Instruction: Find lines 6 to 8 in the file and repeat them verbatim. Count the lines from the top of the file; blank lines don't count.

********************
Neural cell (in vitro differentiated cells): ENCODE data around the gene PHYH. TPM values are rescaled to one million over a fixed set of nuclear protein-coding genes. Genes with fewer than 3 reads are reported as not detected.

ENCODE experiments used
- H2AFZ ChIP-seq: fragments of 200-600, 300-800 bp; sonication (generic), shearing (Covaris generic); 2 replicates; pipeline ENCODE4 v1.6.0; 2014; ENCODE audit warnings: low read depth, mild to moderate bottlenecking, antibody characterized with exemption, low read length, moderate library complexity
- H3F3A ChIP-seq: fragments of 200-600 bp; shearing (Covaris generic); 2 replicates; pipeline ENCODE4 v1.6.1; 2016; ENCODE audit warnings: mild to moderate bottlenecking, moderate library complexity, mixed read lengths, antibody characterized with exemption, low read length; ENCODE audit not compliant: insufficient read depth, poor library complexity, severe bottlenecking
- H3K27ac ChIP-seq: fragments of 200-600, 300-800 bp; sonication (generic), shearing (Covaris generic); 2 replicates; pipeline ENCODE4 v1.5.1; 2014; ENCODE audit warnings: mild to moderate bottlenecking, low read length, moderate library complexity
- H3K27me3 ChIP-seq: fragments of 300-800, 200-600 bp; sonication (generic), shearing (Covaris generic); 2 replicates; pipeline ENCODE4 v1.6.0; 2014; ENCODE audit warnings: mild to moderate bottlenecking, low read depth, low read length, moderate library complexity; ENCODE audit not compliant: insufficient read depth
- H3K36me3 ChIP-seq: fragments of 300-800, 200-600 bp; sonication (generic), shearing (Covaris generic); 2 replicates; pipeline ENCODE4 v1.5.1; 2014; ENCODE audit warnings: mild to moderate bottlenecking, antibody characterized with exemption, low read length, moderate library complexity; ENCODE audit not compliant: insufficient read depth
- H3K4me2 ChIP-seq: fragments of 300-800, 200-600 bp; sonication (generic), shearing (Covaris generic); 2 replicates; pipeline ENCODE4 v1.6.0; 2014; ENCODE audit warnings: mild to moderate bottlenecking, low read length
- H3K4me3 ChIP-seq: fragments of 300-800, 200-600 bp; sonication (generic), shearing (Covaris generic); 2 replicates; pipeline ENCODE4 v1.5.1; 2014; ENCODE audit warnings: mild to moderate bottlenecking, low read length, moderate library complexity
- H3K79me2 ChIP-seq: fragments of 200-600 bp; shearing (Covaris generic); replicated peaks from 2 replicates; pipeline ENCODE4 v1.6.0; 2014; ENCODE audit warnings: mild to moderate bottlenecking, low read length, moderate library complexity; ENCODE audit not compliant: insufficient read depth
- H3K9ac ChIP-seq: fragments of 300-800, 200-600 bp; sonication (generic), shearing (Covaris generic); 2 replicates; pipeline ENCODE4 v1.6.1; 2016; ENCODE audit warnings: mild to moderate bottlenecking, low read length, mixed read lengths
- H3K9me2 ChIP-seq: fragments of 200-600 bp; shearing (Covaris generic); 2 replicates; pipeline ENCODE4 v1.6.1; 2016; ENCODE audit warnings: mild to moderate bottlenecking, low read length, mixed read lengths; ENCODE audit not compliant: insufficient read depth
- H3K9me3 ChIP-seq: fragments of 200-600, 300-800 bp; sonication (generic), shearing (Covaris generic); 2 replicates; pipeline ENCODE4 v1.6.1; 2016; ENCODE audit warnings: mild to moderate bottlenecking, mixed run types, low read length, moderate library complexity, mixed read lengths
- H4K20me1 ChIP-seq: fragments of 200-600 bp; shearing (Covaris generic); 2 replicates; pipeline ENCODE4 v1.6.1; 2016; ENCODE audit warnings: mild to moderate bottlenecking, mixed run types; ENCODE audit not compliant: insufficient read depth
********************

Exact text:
- H3K27me3 ChIP-seq: fragments of 300-800, 200-600 bp; sonication (generic), shearing (Covaris generic); 2 replicates; pipeline ENCODE4 v1.6.0; 2014; ENCODE audit warnings: mild to moderate bottlenecking, low read depth, low read length, moderate library complexity; ENCODE audit not compliant: insufficient read depth
- H3K36me3 ChIP-seq: fragments of 300-800, 200-600 bp; sonication (generic), shearing (Covaris generic); 2 replicates; pipeline ENCODE4 v1.5.1; 2014; ENCODE audit warnings: mild to moderate bottlenecking, antibody characterized with exemption, low read length, moderate library complexity; ENCODE audit not compliant: insufficient read depth
- H3K4me2 ChIP-seq: fragments of 300-800, 200-600 bp; sonication (generic), shearing (Covaris generic); 2 replicates; pipeline ENCODE4 v1.6.0; 2014; ENCODE audit warnings: mild to moderate bottlenecking, low read length